To borrow from Maury Povich, “Jason Bateman, you ARE the father. Or maybe you’re not.”
That’s just one of the particulars that contribute to the general vibe of suspense that permeates the sometimes slow-moving thriller “The Gift,” co-starring Rebecca Hall (“The Town”).
As a callous child, Simon Callen (Bateman) spread a nasty rumor that today would land him in a government-mandated sensitivity class. He’s long since moved on to a corner office and a prosperous life in California with his wife. But a happenstance meeting with an old schoolmate, Gordo the Weirdo (Joel Edgerton), reminds him that karma doesn’t recognize a statute of limitations.
Simon initially blames Gordo’s over-friendliness on wife Robyn’s kind nature but it is clear that Simon is hiding something. “You’re done with the past,” Gordo forebodingly calls out at one point, “but the past is not done with you!”
It is Gordo’s mission, or rather his prescription, to make Simon — whose tormenting he claims ruined his life — feel what he’s felt. In the process, Simon’s own life comes apart when it becomes obvious that he has not moved on after all; his bullying had not even been in remission. In fact, it just got more sophisticated (and stealth) in the years since high school.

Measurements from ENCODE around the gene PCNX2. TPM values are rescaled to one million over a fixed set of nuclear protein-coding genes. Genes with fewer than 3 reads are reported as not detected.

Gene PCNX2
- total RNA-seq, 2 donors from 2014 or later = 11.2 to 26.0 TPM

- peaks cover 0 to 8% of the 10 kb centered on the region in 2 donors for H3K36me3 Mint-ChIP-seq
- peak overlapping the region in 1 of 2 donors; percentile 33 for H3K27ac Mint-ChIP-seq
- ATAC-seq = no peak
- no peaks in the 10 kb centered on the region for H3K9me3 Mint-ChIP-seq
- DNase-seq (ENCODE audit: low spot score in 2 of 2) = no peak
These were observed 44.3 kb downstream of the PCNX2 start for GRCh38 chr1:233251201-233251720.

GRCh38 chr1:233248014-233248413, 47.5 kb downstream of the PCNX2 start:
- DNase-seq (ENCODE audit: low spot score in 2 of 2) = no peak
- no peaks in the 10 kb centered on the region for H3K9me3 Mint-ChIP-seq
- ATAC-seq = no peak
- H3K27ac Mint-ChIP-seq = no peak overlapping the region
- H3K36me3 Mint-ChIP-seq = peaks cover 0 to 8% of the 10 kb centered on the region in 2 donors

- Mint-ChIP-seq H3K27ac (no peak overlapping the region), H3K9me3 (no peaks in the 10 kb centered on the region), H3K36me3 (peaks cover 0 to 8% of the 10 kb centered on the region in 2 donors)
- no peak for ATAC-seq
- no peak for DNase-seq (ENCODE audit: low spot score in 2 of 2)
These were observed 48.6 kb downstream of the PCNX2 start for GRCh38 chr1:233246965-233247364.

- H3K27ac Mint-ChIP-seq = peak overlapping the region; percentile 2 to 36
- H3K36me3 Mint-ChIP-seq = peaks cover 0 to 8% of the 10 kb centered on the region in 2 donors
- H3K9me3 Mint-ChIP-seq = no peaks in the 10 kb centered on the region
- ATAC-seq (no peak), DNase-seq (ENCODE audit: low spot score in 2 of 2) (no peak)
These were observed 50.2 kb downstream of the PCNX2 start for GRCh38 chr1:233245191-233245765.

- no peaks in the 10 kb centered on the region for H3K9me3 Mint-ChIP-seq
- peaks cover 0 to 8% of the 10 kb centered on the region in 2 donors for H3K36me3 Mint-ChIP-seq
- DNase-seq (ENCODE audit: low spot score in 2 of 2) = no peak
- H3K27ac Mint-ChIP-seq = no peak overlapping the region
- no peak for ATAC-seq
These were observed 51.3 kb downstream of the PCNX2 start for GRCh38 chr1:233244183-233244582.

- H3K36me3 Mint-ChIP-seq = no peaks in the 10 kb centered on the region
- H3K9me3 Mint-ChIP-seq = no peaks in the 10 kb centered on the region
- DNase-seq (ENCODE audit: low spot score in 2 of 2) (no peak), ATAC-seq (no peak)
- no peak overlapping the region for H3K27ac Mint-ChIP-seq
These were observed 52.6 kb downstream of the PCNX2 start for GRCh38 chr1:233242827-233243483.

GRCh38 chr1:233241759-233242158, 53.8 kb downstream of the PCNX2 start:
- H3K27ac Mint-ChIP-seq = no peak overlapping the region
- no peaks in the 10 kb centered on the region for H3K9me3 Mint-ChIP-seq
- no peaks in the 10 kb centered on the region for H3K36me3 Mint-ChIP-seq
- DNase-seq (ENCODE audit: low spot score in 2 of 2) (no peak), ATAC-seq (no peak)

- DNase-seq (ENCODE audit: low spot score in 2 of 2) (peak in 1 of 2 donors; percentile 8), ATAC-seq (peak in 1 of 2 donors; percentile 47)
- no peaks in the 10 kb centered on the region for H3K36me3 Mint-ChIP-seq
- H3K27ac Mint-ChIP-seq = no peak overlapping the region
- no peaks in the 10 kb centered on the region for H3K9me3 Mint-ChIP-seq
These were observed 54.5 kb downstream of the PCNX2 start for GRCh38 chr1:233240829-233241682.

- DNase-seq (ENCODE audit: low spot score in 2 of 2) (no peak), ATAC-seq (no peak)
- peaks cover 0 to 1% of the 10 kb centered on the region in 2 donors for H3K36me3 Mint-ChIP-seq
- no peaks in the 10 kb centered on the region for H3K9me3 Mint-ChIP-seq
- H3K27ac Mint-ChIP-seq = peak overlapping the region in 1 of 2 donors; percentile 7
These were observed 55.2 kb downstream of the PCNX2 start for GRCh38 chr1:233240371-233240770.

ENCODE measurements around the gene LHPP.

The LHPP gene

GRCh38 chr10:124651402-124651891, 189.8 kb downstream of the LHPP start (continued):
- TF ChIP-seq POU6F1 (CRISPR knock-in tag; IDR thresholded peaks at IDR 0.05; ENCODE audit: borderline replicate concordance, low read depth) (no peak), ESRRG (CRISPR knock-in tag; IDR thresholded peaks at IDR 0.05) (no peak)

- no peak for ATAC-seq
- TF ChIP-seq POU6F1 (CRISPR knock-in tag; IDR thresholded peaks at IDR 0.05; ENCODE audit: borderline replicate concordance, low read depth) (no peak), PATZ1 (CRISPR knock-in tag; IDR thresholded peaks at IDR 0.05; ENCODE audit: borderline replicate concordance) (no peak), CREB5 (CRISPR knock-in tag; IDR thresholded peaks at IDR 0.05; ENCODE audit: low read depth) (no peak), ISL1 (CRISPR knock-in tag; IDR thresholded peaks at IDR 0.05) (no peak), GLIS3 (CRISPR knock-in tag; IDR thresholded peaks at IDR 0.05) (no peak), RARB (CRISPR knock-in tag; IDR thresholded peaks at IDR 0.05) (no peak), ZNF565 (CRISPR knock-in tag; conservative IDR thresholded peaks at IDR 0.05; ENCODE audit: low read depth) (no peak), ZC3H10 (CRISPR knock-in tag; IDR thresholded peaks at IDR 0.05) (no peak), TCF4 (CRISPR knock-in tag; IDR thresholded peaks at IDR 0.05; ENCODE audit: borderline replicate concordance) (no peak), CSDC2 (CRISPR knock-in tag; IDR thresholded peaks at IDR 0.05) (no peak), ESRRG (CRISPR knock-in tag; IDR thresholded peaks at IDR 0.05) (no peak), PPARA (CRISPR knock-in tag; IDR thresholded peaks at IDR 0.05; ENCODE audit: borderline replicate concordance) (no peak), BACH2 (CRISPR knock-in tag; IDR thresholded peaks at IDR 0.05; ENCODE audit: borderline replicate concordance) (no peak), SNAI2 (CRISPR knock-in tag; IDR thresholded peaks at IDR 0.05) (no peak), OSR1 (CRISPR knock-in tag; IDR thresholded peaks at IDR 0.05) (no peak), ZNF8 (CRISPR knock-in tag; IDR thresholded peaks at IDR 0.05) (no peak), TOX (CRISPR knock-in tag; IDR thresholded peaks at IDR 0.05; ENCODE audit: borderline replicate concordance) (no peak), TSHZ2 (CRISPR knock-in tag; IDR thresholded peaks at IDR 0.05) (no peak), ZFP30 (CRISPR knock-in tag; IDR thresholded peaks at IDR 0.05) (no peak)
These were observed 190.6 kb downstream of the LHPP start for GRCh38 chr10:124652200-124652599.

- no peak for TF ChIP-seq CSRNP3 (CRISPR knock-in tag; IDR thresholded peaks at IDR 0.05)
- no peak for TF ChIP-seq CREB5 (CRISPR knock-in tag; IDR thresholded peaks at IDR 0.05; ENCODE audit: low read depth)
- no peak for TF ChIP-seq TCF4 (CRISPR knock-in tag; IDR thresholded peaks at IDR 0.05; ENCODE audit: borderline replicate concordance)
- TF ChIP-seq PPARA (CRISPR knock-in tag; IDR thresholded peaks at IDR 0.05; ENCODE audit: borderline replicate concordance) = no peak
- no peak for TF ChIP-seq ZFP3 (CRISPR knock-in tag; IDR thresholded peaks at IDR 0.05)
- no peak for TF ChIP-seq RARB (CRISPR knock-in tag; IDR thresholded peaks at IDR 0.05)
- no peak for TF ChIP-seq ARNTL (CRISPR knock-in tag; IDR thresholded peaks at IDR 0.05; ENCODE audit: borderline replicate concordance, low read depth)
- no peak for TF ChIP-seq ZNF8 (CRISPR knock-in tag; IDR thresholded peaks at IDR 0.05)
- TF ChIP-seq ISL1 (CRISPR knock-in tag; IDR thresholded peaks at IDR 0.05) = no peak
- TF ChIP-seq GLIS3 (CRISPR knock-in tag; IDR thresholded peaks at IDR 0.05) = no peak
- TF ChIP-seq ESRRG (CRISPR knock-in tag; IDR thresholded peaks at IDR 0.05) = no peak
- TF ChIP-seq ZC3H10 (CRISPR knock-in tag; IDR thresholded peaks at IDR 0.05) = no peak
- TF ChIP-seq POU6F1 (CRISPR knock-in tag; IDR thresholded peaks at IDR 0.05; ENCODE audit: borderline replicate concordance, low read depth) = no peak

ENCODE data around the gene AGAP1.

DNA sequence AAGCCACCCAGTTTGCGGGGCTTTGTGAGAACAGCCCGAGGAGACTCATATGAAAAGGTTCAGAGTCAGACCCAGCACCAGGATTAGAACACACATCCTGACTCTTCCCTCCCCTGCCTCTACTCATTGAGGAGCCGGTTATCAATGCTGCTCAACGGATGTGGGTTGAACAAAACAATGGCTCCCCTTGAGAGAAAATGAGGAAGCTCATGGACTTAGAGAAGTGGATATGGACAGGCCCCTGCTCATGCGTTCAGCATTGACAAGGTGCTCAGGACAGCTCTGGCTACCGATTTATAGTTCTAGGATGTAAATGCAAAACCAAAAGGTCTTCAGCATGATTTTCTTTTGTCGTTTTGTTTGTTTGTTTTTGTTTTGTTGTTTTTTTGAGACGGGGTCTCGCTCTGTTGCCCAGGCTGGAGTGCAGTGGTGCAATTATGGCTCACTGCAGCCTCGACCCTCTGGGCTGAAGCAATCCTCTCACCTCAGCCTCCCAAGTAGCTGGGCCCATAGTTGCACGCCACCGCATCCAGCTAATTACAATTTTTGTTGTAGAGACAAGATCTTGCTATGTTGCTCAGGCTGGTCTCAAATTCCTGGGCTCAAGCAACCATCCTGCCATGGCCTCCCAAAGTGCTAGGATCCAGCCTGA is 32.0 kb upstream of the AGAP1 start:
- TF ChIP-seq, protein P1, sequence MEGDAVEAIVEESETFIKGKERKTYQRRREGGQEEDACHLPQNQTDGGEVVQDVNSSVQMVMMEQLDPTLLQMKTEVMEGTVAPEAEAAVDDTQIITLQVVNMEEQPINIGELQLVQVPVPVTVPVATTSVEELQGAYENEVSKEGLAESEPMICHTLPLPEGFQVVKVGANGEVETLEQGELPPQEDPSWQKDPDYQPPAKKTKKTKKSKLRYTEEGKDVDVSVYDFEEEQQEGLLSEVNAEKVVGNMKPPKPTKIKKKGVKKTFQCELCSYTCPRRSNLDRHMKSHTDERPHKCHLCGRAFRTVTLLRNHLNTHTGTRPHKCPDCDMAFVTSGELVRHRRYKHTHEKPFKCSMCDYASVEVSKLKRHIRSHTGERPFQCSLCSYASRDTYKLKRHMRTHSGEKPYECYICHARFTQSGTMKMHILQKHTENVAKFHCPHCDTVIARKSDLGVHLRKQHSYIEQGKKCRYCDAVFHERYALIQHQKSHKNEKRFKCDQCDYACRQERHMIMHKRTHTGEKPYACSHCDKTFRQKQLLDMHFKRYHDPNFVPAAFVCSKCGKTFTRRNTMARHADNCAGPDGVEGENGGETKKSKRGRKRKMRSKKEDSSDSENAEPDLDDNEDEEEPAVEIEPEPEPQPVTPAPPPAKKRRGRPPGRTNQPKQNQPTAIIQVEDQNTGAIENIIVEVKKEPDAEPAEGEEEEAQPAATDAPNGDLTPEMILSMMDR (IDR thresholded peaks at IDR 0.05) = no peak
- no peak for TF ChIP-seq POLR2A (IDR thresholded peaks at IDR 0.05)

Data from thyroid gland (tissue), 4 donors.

In addition to adeptly playing the creepy lead, Edgerton wrote and directed “The Gift,” which has more than the requisite number of surprises. (Twice, the moviegoer behind me screamed and then laughed hysterically at her shock. I suppose I would consider that a testimonial.)
Hall does a good job here as well, in what at times feels like déjà vu, though I can’t say precisely why. (“Straw Dogs?” “Rosemary’s Baby?” “Gone Girl?”)
Bateman, of course, does most of the heavy lifting. He transforms from a doting husband and company man oblivious to the collateral damage of his past actions to a broken man forced to reconcile with his insensitivity. Traditionally a sure-handed wry comedic actor (“Bad Words,” TV’s “Arrested Development”) and a personal favorite, Bateman demonstrates range here.
Not a fantastic film, but an original twist on the genre (see sidebar) and riveting throughout.